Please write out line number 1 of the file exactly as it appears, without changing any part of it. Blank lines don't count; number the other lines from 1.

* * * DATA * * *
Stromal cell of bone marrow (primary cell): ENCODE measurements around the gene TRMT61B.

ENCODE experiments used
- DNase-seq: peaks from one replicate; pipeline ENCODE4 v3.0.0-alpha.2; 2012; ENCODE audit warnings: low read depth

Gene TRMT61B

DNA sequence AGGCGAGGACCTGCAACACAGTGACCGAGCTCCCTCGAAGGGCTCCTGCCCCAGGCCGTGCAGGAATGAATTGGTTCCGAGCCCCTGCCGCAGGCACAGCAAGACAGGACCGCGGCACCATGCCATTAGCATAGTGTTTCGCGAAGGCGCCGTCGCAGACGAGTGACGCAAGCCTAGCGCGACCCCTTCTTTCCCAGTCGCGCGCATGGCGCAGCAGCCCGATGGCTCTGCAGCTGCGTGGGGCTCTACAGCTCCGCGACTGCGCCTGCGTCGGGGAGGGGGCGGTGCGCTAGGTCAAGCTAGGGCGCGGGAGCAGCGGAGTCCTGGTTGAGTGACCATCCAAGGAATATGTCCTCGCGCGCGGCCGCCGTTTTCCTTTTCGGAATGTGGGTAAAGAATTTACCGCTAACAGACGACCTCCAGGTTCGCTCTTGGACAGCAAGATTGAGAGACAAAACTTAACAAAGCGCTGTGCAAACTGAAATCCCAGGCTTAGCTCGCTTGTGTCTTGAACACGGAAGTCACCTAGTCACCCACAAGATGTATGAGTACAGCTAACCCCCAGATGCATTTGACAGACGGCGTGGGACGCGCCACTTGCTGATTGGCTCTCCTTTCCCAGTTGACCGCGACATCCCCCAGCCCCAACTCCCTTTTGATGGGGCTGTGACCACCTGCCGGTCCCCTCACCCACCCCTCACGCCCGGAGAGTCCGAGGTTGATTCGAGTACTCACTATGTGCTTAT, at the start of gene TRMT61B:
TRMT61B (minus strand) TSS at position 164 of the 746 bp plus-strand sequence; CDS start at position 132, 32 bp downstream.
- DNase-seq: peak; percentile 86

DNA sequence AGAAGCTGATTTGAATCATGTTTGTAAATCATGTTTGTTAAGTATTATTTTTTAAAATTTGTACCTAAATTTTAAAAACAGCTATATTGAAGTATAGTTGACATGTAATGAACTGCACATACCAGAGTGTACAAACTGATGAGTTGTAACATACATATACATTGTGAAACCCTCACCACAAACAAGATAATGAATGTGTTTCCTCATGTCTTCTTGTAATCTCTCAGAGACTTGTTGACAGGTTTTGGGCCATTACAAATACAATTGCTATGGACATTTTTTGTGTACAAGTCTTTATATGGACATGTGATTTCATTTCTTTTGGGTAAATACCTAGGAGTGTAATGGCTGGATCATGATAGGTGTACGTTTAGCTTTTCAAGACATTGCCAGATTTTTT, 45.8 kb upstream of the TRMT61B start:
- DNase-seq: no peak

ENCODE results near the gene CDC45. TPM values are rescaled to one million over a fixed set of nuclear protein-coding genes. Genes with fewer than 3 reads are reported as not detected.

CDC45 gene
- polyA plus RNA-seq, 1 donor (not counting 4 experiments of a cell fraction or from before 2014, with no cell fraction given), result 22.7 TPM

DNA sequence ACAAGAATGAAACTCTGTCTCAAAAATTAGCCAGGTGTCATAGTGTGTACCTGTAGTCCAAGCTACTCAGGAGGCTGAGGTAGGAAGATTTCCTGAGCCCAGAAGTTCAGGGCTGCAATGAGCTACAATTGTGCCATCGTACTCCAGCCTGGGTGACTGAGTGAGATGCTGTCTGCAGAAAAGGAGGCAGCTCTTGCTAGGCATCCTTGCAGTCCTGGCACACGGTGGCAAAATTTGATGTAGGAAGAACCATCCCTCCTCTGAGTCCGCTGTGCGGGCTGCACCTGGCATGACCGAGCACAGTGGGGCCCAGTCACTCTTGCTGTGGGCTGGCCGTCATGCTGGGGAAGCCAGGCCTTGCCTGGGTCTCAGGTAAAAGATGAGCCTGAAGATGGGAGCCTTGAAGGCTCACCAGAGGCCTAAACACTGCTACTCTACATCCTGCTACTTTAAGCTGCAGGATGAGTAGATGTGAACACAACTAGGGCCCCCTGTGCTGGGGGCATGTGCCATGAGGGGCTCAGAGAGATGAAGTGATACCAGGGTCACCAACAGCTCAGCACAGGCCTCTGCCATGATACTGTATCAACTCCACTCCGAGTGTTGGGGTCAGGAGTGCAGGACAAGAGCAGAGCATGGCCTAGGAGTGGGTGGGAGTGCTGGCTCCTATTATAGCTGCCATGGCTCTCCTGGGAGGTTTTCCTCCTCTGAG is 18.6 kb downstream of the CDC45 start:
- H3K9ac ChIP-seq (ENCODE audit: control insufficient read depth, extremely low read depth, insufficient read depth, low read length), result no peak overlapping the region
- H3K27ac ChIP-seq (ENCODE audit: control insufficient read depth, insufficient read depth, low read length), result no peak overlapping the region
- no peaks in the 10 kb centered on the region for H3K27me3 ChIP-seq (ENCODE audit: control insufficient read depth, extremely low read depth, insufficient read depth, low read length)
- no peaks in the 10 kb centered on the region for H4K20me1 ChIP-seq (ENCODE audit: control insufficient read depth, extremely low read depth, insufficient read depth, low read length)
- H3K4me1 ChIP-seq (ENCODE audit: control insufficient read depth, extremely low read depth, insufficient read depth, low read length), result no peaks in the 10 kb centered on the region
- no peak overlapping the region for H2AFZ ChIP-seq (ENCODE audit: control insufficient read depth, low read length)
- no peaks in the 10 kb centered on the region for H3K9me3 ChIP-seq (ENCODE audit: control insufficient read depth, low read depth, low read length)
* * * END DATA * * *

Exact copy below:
Stromal cell of bone marrow (primary cell): ENCODE measurements around the gene TRMT61B.